The number of deep postoperative infections requiring surgical intervention was plotted against the HbA1c level group using Microsoft® Excel® (Microsoft Corporation, Redmond, WA, USA) (Fig. 1). These data then were used to construct a receiver operating characteristic (ROC) curve to determine a threshold HbA1c level interval above which the risk of deep postoperative infection was substantially elevated (Fig. 2). This was done by comparing the rate of infection in patients above and below the threshold and performing a chi-square analysis. ROC analysis was performed using SPSS Version 23.0 for Macintosh (IBM Corp, Armonk, NY, USA). Statistical significance of the ROC curve was determined using an area under the curve (AUC) analysis, with a probability less than 0.05 considered statistically significant. The threshold HbA1c level determined by ROC analysis then was tested using a multivariable binomial logistic regression analysis, in which the deep infection rate in patients with HbA1c levels less than the threshold level was compared with the infection rate in patients with HbA1c levels greater than the threshold while controlling for numerous demographic and comorbidity variables that have been cited as risk factors for infection [22, 43]. Variables controlled for in the regression included the following patient demographics: age, sex, BMI, tobacco use, alcohol use, and medical comorbidities (including hypertension, hyperlipidemia, coronary artery disease, congestive heart failure, peripheral vascular disease, chronic kidney disease, chronic lung disease, chronic liver disease, inflammatory arthritis, depression, hypercoagulable disorders, thyroid disease, and current hemodialysis use).

Fig. 1

Fig. 1

Fig. 2

Fig. 2

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Results

The risk of deep postoperative infection resulting in surgical intervention after TKA in patients with DM increased as the perioperative HbA1c increased (Fig. 1). The rate of infection ranged from a low of 0.8% for patients with an HbA1c of 5.49 mg/dL and less up to 3.5% for patients with a HbA1c level greater than 11.5 mg/dL.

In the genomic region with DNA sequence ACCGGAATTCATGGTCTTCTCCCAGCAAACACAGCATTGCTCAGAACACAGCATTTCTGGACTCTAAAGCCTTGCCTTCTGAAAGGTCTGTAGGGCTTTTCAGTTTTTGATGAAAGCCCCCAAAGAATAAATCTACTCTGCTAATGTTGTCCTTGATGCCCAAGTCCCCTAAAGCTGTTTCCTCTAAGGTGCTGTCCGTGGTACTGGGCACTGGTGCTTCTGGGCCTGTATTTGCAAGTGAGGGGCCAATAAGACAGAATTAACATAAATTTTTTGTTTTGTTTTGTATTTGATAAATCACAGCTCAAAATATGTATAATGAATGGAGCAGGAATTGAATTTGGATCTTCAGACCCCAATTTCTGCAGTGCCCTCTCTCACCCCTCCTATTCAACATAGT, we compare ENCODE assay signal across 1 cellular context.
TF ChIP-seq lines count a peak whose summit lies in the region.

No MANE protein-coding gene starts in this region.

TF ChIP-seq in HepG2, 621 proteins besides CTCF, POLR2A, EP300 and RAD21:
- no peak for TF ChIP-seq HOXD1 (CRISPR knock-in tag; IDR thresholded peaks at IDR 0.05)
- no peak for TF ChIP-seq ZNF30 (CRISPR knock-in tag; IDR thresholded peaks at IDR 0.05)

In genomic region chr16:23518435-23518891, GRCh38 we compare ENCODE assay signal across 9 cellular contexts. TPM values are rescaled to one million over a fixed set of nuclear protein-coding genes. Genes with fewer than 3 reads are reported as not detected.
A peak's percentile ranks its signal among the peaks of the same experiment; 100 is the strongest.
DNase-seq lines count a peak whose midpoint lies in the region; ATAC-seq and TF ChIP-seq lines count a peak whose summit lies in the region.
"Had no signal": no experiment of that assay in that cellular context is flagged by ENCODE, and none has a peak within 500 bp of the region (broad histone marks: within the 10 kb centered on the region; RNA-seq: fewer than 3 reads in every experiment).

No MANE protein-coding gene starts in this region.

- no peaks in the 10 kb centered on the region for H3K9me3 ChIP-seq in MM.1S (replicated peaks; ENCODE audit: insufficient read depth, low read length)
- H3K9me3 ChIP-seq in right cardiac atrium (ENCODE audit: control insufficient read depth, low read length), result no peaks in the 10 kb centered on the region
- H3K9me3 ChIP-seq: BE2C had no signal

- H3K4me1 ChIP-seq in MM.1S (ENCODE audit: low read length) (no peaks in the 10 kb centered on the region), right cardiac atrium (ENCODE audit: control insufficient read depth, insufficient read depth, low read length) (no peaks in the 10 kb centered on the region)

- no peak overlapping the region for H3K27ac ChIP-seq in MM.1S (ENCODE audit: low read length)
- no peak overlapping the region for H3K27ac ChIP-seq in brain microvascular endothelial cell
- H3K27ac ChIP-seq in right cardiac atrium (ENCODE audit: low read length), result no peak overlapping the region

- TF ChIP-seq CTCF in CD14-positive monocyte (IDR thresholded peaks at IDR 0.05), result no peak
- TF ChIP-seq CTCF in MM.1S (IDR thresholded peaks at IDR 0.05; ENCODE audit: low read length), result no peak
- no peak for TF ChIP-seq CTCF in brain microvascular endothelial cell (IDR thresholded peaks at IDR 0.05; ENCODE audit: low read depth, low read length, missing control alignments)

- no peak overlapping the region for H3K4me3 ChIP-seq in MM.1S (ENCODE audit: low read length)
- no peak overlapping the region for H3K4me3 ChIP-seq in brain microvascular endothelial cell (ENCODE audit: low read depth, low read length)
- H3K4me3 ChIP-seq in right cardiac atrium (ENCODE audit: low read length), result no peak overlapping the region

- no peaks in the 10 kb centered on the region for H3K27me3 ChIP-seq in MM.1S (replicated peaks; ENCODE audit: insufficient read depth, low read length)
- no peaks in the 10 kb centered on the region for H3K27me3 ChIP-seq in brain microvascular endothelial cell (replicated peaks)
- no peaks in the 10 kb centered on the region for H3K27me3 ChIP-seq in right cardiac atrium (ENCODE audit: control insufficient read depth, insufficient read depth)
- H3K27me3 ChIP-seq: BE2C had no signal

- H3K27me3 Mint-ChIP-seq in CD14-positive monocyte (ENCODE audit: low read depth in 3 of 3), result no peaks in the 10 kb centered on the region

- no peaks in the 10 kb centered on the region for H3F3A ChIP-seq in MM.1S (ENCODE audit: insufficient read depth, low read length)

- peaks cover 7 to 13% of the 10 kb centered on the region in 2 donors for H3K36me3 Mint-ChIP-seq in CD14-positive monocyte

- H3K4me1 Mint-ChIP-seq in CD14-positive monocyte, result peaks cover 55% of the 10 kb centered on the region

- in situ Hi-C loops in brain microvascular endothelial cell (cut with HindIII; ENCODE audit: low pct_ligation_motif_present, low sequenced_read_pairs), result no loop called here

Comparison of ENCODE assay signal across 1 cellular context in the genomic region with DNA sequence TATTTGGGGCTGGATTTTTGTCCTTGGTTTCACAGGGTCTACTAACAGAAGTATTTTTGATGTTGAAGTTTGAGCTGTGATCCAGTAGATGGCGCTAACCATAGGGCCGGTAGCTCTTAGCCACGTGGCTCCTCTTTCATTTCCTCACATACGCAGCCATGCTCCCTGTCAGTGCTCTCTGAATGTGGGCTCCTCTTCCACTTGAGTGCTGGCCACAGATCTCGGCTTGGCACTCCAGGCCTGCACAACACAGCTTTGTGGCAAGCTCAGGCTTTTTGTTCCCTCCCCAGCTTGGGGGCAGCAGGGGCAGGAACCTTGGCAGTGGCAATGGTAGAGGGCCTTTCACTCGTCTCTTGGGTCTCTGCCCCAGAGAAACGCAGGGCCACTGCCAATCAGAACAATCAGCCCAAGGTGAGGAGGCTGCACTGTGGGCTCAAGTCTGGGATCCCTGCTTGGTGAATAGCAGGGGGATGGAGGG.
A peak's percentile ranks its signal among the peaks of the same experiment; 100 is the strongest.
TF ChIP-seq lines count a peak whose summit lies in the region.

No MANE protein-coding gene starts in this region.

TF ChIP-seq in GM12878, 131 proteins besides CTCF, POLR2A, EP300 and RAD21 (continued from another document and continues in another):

The inflection point of the ROC curve corresponded to an HbA1c level between 7.5 and 8.0 mg/dL (p = 0.025; specificity = 77%; sensitivity = 32%), indicating that 8.0 mg/dL might serve as a threshold for increased risk of deep infection (Fig. 2). This ROC curve was an unadjusted analysis of HbA1c plotted against deep infection data as this is the most appropriate way to determine if an HbA1c level alone is useful for decision making. Patients with an HbA1c level of 8.0 mg/dL or greater were more likely to have an infection develop within 1 year of TKA than those who had HbA1c levels less than 8.0 mg/dL (1.63% [41 of 2514] vs 0.98% [147 of 14,921]; adjusted odds ratio, 1.7; 95% CI, 1.2-2.4; p = 0.004). However, our AUC analysis of 0.548 (95% CI, 0.50-0.59; p = 0.025) indicated that while we were able to identify a threshold, the accuracy of this threshold as an independent predictor for postoperative infection after TKA was poor and of limited clinical utility.

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Discussion

Numerous authors have identified DM as a risk factor for wound complications and PJI in patients undergoing TKA [12, 15, 19, 31, 35, 36, 41]. Although it is known that achieving proper glycemic control during the perioperative period is important, evidence to support a threshold level of HbA1c above which the risk of postoperative infection after TKA increases in patients with diabetes has yet to be definitively established. In the current study we showed an increasing risk of deep postoperative infection requiring surgical intervention after TKA in patients with DM as the HbA1c level increases. Furthermore, while a ROC analysis determined that an HbA1c level greater than 8.0 mg/dL might serve as a threshold for an increased risk of deep postoperative infection after TKA, our AUC analysis indicated that the accuracy of this threshold as an independent predictor for postoperative infection after TKA was poor and of limited clinical utility.